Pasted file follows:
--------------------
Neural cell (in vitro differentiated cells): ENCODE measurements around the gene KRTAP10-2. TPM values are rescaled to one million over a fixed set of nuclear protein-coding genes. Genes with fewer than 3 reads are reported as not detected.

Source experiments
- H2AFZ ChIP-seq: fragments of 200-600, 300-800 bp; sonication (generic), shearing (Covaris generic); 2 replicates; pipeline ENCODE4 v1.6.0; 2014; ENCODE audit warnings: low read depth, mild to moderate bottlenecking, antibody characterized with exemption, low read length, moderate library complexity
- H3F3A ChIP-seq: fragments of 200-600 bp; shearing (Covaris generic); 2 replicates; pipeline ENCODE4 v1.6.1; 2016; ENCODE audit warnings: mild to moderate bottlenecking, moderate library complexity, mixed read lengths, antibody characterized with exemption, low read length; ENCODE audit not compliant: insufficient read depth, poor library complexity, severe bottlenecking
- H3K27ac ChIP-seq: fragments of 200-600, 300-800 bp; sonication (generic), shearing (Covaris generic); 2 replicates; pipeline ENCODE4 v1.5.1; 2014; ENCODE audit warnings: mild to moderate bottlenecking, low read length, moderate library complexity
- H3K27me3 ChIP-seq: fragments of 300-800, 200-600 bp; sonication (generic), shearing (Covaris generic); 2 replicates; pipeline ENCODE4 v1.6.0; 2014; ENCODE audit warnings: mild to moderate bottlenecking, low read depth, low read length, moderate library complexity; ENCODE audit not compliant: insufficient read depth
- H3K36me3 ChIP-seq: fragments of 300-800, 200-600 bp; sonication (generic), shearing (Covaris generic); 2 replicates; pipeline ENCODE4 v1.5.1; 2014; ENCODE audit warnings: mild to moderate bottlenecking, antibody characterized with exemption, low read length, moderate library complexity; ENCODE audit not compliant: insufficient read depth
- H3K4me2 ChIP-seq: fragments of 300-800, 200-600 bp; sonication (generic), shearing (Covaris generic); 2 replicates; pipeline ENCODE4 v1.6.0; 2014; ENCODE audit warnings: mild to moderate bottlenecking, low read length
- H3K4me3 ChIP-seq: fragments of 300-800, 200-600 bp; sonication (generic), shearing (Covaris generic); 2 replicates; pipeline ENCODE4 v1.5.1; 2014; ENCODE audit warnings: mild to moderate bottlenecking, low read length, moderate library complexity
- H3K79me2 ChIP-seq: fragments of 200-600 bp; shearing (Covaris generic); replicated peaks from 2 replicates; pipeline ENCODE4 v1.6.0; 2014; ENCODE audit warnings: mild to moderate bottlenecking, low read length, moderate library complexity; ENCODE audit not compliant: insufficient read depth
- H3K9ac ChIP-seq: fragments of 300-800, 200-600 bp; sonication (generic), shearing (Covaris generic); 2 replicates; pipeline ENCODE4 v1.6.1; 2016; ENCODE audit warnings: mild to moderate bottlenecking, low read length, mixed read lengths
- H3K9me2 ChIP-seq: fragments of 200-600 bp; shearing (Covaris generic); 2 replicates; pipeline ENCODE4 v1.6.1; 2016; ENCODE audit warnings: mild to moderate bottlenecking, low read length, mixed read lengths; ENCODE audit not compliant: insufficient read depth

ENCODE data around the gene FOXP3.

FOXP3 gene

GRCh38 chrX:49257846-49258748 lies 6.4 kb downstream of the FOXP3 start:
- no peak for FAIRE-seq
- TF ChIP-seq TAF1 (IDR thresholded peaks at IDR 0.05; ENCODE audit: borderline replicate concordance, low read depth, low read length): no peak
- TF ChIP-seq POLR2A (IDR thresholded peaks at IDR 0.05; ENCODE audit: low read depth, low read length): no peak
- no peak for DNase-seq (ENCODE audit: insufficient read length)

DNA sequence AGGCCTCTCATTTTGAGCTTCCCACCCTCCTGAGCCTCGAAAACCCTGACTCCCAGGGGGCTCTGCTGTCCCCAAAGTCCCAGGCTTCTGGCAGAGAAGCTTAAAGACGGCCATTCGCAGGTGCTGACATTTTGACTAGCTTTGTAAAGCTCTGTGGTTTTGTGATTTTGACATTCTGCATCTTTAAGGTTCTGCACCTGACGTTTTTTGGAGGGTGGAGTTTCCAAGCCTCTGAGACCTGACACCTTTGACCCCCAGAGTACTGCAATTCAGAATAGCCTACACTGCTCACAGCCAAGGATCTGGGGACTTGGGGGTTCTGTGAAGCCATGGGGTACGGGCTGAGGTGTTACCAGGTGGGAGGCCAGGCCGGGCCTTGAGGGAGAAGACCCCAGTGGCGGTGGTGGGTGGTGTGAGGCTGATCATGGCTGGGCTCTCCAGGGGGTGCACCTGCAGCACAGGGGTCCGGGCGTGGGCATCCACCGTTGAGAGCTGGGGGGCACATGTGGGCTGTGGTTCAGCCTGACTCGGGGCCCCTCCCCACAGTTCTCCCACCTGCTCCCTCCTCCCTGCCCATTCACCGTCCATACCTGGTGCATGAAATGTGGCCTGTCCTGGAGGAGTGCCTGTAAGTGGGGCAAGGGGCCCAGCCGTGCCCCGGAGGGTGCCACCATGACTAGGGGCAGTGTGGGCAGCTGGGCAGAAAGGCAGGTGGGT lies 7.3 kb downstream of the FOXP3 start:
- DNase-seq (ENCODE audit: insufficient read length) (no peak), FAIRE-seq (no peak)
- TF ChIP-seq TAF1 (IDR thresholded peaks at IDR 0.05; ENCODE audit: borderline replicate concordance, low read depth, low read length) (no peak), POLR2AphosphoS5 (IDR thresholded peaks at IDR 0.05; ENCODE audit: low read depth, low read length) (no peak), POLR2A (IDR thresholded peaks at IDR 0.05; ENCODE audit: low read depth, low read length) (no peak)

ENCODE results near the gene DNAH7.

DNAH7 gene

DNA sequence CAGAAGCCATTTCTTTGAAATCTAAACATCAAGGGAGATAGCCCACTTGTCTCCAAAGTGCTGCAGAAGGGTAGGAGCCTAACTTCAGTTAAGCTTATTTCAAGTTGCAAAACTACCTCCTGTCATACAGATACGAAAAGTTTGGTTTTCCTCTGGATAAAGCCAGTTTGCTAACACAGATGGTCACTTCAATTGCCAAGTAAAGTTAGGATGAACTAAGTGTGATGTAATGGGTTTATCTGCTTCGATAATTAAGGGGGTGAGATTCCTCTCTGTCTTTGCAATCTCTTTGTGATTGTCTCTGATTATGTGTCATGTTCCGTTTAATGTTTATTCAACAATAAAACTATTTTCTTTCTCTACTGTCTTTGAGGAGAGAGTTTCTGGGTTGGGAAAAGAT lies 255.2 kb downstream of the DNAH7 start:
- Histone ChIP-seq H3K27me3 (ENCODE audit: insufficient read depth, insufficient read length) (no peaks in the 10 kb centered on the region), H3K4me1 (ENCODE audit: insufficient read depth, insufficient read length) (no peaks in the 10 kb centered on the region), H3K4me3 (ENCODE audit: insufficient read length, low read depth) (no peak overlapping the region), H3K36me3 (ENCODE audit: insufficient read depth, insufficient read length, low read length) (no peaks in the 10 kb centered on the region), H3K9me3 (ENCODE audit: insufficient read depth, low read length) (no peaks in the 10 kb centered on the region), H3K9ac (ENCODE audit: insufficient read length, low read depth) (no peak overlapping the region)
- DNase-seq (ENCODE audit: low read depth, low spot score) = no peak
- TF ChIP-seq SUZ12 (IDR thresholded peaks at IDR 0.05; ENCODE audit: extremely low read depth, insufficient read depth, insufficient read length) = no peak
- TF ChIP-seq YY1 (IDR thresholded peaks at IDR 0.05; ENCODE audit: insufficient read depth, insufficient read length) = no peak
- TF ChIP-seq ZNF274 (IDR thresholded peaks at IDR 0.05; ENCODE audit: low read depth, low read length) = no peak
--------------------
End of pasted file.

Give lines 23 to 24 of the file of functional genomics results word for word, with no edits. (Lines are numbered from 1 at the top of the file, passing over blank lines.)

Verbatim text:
ENCODE results near the gene DNAH7.

DNAH7 gene